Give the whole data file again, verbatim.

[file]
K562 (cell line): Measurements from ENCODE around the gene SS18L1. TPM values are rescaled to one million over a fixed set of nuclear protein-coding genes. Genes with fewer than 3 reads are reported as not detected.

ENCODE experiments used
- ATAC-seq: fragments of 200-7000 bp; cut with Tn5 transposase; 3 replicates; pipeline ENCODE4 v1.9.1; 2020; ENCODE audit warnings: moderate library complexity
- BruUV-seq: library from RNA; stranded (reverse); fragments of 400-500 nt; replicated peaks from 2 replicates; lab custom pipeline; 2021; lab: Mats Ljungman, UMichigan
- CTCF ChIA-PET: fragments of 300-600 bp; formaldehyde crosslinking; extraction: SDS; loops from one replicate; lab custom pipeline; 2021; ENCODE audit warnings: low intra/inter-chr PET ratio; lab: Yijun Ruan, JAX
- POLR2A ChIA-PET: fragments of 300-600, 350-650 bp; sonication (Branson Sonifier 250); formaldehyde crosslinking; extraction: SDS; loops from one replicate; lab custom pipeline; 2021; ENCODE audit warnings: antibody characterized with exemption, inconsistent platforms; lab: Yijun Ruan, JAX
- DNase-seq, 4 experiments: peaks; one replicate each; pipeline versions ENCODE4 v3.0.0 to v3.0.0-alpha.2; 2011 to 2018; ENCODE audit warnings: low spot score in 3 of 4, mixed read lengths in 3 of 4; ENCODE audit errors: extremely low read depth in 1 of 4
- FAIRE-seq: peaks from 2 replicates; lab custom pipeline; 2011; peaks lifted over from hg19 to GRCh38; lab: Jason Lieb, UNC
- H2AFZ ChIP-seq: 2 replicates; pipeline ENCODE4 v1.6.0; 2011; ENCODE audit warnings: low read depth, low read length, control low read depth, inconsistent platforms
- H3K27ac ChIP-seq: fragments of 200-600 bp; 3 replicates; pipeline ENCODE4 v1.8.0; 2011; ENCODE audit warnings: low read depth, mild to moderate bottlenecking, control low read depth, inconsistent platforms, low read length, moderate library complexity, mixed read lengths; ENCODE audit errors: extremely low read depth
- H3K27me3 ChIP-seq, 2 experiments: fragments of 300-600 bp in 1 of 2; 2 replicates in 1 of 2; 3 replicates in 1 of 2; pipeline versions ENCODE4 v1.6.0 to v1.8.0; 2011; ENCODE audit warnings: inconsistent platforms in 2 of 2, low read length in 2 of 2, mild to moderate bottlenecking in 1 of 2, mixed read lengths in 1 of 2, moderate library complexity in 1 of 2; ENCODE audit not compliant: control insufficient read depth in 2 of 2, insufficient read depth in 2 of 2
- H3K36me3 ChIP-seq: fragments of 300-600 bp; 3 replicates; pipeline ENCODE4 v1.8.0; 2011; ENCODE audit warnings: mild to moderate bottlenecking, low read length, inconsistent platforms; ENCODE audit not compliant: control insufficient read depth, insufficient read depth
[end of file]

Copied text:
K562 (cell line): Measurements from ENCODE around the gene SS18L1. TPM values are rescaled to one million over a fixed set of nuclear protein-coding genes. Genes with fewer than 3 reads are reported as not detected.

ENCODE experiments used
- ATAC-seq: fragments of 200-7000 bp; cut with Tn5 transposase; 3 replicates; pipeline ENCODE4 v1.9.1; 2020; ENCODE audit warnings: moderate library complexity
- BruUV-seq: library from RNA; stranded (reverse); fragments of 400-500 nt; replicated peaks from 2 replicates; lab custom pipeline; 2021; lab: Mats Ljungman, UMichigan
- CTCF ChIA-PET: fragments of 300-600 bp; formaldehyde crosslinking; extraction: SDS; loops from one replicate; lab custom pipeline; 2021; ENCODE audit warnings: low intra/inter-chr PET ratio; lab: Yijun Ruan, JAX
- POLR2A ChIA-PET: fragments of 300-600, 350-650 bp; sonication (Branson Sonifier 250); formaldehyde crosslinking; extraction: SDS; loops from one replicate; lab custom pipeline; 2021; ENCODE audit warnings: antibody characterized with exemption, inconsistent platforms; lab: Yijun Ruan, JAX
- DNase-seq, 4 experiments: peaks; one replicate each; pipeline versions ENCODE4 v3.0.0 to v3.0.0-alpha.2; 2011 to 2018; ENCODE audit warnings: low spot score in 3 of 4, mixed read lengths in 3 of 4; ENCODE audit errors: extremely low read depth in 1 of 4
- FAIRE-seq: peaks from 2 replicates; lab custom pipeline; 2011; peaks lifted over from hg19 to GRCh38; lab: Jason Lieb, UNC
- H2AFZ ChIP-seq: 2 replicates; pipeline ENCODE4 v1.6.0; 2011; ENCODE audit warnings: low read depth, low read length, control low read depth, inconsistent platforms
- H3K27ac ChIP-seq: fragments of 200-600 bp; 3 replicates; pipeline ENCODE4 v1.8.0; 2011; ENCODE audit warnings: low read depth, mild to moderate bottlenecking, control low read depth, inconsistent platforms, low read length, moderate library complexity, mixed read lengths; ENCODE audit errors: extremely low read depth
- H3K27me3 ChIP-seq, 2 experiments: fragments of 300-600 bp in 1 of 2; 2 replicates in 1 of 2; 3 replicates in 1 of 2; pipeline versions ENCODE4 v1.6.0 to v1.8.0; 2011; ENCODE audit warnings: inconsistent platforms in 2 of 2, low read length in 2 of 2, mild to moderate bottlenecking in 1 of 2, mixed read lengths in 1 of 2, moderate library complexity in 1 of 2; ENCODE audit not compliant: control insufficient read depth in 2 of 2, insufficient read depth in 2 of 2
- H3K36me3 ChIP-seq: fragments of 300-600 bp; 3 replicates; pipeline ENCODE4 v1.8.0; 2011; ENCODE audit warnings: mild to moderate bottlenecking, low read length, inconsistent platforms; ENCODE audit not compliant: control insufficient read depth, insufficient read depth